For successful work on financial markets, it is important to collect a set of rules that will help think soberly in any situation and stick to one's trading system. Most often, traders draft a plan on paper for no steep movements on the market to make them turn away from their goal. What is more, experienced investors advise to make a sort of a checklist with several questions, the answers to which will show if the time is good for opening a position or the trade is better skipped.
- Why should I plan my trading?
- How to create the checklist?
- An example of a checklist for trading the Head and Shoulders pattern
- Is the pattern headed along with the daily trend?
- Is the previous movement larger than the pattern?
- Is the neck headed in the direction of the pattern forming?
- Is the right shoulder not higher than the left one?
- Has the trendline been broken out?
- Is the potential profit at least 2 times larger than the potential loss?
- Closing thoughts
Why should I plan my trading?
It has been proved in practice that most mistakes and losing positions emerge in situations when the trader tries to act intuitively and avoid stocking to their own rules.
For example, the trader has chosen the Head and Shoulders pattern for trading but it does not appear on the market for a long time, and they decide to enter a trade on a breakout of the support line. As long as they used to trade only one pattern, the trade might be compromised.
Of course, such a loss depends only on the trader and their devotedness to their rules. That is why planning and sticking to the plan is so important.
How to create the checklist?
For example, if we return to our Head and Shoulders pattern, we have several rules for the pattern to form.
The neck must head along with the movement, the right shoulder must be no higher than the left one, which will signify the weakness of the current trend. Then, we may pay attention to the fact of whether the pattern complies with the trend from D1; and finally, we must evaluate the risks for the deposit.
Based on the data above, we can create a checklist for trading Head and Shoulders patterns; the answers will help decide upon the fate of your open positions. You should remember that questions can be created for any system you work with.
An example of a checklist for trading the Head and Shoulders pattern
Is the pattern headed along with the daily trend?
To evaluate this, we need to look at the direction of the trend on D1. For example, if the price on D1 has been falling for a long time, you had better wait for the beginning of an ascending correction, and at the end of this movement the reversal pattern will form.
Many authors point to the importance of trading along with the prevailing trend. What is more, from my personal experience I could point out that such patterns will be executed by the market with more force.
So, if the situation is as needed, we move on to the next questions.
Is the previous movement larger than the pattern?
It is considered that the pattern cannot be larger than the movement that precedes it. If the pattern is the same size, it is unlikely that it will be executed.
So, if the answer is no, we should better wait for another entry to the market to form.
Is the neck headed in the direction of the pattern forming?
This is a very important point: for some reason, many traders ignore this and draw the pattern with a completely wrong line.
If the price is growing, and we see a neck pattern forming, it must be headed upwards. If the line looks down, this is not a Head and Shoulders, this is more of a Wolfe Wave.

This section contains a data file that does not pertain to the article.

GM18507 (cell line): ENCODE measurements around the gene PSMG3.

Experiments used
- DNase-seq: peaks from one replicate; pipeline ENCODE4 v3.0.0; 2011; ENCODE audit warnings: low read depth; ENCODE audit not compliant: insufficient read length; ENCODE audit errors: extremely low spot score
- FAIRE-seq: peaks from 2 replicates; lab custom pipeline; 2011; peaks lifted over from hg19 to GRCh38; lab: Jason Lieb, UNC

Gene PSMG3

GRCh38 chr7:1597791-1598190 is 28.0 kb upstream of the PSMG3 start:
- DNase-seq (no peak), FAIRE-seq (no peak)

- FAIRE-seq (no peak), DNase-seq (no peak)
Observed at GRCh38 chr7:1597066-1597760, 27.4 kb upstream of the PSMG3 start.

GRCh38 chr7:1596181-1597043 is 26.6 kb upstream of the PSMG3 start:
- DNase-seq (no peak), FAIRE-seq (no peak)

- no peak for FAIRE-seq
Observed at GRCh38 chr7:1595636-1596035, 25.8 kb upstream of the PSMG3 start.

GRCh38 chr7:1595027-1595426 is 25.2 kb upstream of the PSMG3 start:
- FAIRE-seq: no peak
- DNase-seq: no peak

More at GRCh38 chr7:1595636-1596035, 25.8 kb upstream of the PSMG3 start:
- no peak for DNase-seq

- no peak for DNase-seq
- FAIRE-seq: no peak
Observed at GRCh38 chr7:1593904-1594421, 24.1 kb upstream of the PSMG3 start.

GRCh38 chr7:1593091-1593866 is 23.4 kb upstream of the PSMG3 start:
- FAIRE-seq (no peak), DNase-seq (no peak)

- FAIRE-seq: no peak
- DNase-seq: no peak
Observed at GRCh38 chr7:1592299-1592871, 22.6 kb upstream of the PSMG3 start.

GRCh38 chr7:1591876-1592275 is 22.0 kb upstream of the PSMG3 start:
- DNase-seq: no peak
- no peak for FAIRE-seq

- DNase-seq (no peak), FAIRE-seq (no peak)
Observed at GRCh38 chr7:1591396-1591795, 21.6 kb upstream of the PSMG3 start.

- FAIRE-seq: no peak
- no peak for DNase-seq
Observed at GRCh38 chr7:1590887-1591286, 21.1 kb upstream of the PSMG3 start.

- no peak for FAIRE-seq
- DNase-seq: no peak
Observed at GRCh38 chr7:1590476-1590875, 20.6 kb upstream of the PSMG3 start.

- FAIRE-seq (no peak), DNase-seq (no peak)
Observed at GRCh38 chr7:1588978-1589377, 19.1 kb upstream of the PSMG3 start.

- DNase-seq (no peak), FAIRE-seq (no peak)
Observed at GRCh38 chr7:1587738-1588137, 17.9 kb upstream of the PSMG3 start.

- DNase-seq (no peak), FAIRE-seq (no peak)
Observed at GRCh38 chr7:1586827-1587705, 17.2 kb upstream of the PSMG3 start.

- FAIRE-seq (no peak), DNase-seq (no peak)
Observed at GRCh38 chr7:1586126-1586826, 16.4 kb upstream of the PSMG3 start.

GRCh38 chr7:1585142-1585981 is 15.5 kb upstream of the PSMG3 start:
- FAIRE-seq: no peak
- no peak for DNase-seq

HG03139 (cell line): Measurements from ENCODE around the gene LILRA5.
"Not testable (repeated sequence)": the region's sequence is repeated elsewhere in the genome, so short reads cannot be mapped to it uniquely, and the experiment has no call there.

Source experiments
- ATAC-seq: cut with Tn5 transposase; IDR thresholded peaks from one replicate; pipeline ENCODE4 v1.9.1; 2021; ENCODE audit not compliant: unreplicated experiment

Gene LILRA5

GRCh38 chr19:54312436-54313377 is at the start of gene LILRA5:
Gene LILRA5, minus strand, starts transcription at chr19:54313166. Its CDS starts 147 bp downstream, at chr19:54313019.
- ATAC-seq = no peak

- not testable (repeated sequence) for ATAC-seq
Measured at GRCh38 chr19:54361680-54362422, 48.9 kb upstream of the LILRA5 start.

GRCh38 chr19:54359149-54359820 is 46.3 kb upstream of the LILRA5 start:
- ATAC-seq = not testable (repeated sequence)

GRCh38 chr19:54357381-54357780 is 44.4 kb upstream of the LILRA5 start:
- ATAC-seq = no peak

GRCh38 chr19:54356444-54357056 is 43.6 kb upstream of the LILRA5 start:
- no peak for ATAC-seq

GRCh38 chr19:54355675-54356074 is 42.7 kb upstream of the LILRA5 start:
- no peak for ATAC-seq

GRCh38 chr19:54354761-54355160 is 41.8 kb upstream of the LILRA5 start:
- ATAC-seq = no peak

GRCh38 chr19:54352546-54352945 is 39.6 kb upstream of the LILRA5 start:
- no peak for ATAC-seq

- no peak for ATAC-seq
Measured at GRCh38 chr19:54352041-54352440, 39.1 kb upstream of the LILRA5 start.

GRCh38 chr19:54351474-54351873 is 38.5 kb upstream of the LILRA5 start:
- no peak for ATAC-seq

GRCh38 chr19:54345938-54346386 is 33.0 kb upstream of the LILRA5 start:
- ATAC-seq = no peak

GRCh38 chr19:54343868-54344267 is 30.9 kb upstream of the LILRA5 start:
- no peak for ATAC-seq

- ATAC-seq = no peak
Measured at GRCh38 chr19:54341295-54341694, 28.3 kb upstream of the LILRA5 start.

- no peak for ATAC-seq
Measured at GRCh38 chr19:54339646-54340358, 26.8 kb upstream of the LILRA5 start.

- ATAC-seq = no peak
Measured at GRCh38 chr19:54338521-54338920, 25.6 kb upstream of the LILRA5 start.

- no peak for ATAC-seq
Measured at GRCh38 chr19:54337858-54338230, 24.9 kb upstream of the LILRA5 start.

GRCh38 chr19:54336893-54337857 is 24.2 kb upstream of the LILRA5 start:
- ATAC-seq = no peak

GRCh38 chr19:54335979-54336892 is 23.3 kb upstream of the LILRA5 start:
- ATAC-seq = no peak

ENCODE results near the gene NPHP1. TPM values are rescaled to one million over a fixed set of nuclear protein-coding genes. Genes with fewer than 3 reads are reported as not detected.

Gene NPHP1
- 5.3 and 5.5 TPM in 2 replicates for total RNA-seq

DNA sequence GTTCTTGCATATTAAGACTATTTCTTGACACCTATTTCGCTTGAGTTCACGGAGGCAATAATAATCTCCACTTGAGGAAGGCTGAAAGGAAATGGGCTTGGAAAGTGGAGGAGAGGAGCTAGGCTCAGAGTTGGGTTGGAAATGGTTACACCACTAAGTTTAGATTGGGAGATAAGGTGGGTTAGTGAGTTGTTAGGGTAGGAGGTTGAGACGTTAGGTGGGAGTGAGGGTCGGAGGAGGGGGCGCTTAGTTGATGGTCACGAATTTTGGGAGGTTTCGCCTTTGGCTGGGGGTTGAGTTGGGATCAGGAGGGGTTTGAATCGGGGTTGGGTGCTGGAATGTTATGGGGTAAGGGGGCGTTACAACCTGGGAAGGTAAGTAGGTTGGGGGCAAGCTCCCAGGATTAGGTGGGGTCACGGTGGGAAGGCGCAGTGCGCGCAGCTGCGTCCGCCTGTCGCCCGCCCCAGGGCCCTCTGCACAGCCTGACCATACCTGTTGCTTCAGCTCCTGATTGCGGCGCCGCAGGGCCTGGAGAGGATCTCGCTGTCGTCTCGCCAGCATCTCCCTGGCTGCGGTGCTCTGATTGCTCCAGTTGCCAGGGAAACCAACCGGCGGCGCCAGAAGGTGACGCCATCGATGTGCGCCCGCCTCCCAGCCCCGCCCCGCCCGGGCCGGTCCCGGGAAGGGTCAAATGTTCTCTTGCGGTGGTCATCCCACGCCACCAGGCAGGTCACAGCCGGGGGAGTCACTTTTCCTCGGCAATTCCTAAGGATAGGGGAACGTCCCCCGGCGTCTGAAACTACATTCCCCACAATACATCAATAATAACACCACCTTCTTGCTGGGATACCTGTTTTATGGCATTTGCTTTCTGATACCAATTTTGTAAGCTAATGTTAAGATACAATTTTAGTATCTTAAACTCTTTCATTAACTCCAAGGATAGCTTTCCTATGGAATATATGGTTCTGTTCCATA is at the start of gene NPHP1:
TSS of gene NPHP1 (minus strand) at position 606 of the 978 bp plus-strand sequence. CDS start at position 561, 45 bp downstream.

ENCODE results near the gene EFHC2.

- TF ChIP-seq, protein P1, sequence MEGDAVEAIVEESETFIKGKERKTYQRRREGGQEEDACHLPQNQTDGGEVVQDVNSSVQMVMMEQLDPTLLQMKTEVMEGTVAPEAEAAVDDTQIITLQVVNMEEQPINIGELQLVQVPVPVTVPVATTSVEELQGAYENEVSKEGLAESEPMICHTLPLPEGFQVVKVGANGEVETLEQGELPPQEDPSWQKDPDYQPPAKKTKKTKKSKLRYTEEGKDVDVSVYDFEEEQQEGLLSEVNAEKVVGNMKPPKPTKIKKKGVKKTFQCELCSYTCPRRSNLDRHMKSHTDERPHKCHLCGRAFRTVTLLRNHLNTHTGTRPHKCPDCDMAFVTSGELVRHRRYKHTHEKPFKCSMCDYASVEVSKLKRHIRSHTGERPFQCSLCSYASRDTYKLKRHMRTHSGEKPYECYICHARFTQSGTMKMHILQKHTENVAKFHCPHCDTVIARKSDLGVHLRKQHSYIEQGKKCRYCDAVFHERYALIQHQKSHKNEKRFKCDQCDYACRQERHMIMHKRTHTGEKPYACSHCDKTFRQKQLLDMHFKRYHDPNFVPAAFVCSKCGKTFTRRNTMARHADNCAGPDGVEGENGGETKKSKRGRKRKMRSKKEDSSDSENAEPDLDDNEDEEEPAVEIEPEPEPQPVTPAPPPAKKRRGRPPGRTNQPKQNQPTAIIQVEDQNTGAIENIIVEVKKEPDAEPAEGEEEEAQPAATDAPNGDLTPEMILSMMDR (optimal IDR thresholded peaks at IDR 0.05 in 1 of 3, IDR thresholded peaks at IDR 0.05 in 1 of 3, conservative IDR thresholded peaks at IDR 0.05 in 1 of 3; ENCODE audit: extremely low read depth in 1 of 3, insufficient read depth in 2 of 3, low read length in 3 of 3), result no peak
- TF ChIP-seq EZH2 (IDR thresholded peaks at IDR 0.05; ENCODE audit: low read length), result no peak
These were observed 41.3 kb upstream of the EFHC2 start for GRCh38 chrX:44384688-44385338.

If the price is falling, and we can see the pattern forming, the neck must be headed downwards. If the pattern is forming following the rules, we answer yes and move on.
Is the right shoulder not higher than the left one?
This is another important indicator of the strength of the trend. Many authors and tech analysts note that the right shoulder should not be higher than the left one, ideally a bit lower than it.
This factor shows the weakness of the current trend and the unwillingness of the market to move on. In most cases, traders open positions at the level of the shoulder; but the price keeps crawling, and most likely such a pattern will be ignored by the market.
So, if the price is growing, the right shoulder of the pattern forming must not be higher than the left one. If the price is falling, the right shoulder must not be lower than the left one.
Has the trendline been broken out?
A breakout of the trendline itself can be a good signal for market entry. Here, we can see both a reversal pattern forming and a trendline breakout, which enforces the signal.
What is more, after a breakout of the trendline the right shoulder is completed. Sometimes the completion of the shoulder may be a test of such a line, after which the price reverses.
Is the potential profit at least 2 times larger than the potential loss?
Money management is an important part of any system. So, we cannot ignore this in our checklist.
Situations can be different, patterns can emerge that do not comply with the profit to loss ratio. That is why, it is important that one pattern executed could cover for two, better three losing ones. But if we somewhat missed the moment to enter the market, and the potential goal is equal to the potential loss, we should better skip the pattern.
Any system is better than the lack of it, experienced traders say. A checklist for successful trading is a set of rules that the investor must stick to in their work. In the article, we have discussed the example of such rules for a reversal pattern, and the same can be done for any other system of everyday trading.
It should also be remembered that the majority of losing positions are opened as experiments or when the trader does not fully understand the market situation. A checklist will help avoid such moments completely.